- Those darn boxes
Pay close attention to what boxes the amounts are reported on. Form 1099-misc has different boxes “classifications” for different types of income. For example there are boxes for Rent, Non-Employee Compensation, Other Income, etc. The box the income is reported on is where on your return the IRS will look for that income and there is different tax treatment for different income.
- Report errors immediately
The time delay means you may have a chance to correct obvious errors. So don’t just put arriving 1099s in a pile; open them immediately. Suppose you get a 1099-MISC on Jan. 31 reporting $9,000 of pay, when you know you received only $900 from the company that issued the form? Tell the payer immediately. There may be time for the payer to correct it before sending it to the IRS. That’s clearly better for you. If the payer has already dispatched the incorrect form to the IRS, ask the payer to send in a corrected form. There’s a special box on the form to show it is correcting a prior 1099–so the IRS doesn’t just add the amounts together!
- Report every 1099
The key to Forms 1099 is the IRS’ computerized matching. Every Form 1099 includes the payer’s employer identification number and the payee’s Social Security (or taxpayer identification) number. The IRS matches nearly every Form 1099 with the payee’s tax return. If you disagree with the information on the form but you can’t convince the payer you’re right, explain it on your tax return.It is ok to report more income than the total of 1099s you receive, just don’t report less. There’s no perfect solution, but one thing is clear: If you receive a Form 1099, you can’t just ignore it, because the IRS won’t.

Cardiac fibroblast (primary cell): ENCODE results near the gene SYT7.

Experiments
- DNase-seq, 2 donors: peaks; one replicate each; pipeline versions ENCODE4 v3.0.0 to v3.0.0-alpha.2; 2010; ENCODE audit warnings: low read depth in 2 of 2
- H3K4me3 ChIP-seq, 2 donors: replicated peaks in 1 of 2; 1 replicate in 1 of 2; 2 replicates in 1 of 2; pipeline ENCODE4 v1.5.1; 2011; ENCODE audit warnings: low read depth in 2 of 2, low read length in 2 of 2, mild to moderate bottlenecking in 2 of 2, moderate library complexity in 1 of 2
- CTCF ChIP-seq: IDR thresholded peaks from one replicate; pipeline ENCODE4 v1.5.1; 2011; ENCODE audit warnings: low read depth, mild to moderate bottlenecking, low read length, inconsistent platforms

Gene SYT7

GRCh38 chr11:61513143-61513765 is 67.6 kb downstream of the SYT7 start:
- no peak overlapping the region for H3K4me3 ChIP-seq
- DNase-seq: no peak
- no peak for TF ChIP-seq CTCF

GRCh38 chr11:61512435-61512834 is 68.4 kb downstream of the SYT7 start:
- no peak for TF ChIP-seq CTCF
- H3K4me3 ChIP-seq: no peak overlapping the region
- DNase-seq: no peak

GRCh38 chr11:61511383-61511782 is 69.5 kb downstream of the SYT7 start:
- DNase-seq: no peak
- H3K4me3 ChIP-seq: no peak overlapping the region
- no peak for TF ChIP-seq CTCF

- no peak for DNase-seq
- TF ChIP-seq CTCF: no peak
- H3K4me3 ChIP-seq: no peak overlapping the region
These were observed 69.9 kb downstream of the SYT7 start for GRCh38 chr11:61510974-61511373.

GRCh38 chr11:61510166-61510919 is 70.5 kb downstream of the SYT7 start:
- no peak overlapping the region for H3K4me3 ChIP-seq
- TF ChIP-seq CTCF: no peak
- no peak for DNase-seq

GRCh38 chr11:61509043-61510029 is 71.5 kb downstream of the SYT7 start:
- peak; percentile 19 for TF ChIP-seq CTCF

- IRS notices
No one likes a tax audit, and there are numerous tales about what will provoke one. But this much is clear: If you forget to report the $200 of interest you earned on a bank account, the IRS will send you a computer-generated letter billing you for the tax on that interest. If it’s correct, just pay it.
- States receive them too
Most states have an income tax, and they will receive all the same information the IRS does. So if you missed a 1099 on your federal return and receive a notice from the IRS be aware that your state will probably catch up with it, too.
- Don’t ask, don’t tell
Keeping payers advised of your current address is a good idea, as is reporting errors to payers. But that’s where I’d stop. In other words, if you don’t receive a Form 1099 that you expect, don’t ask for it. You do not have to attach 1099s to your return like you do with W-2s. If you are expecting a Form 1099, you no doubt know about the income, so just report that amount honestly on your tax return. The IRS computers have no problem with that. In my experience, if you call or write the payer and raise the issue, you may be buying trouble. The payer may issue the 1099 incorrectly. Or you may end up with two of them, one issued in the ordinary course (even if it never got to you) and one issued because you called. The IRS computer might end up thinking you had twice the income you really did.
Forms 1099 are a vital part of the IRS’s computer matching program, and nearly all of us receive payments reported in this way. Take these forms seriously. I assure you the IRS does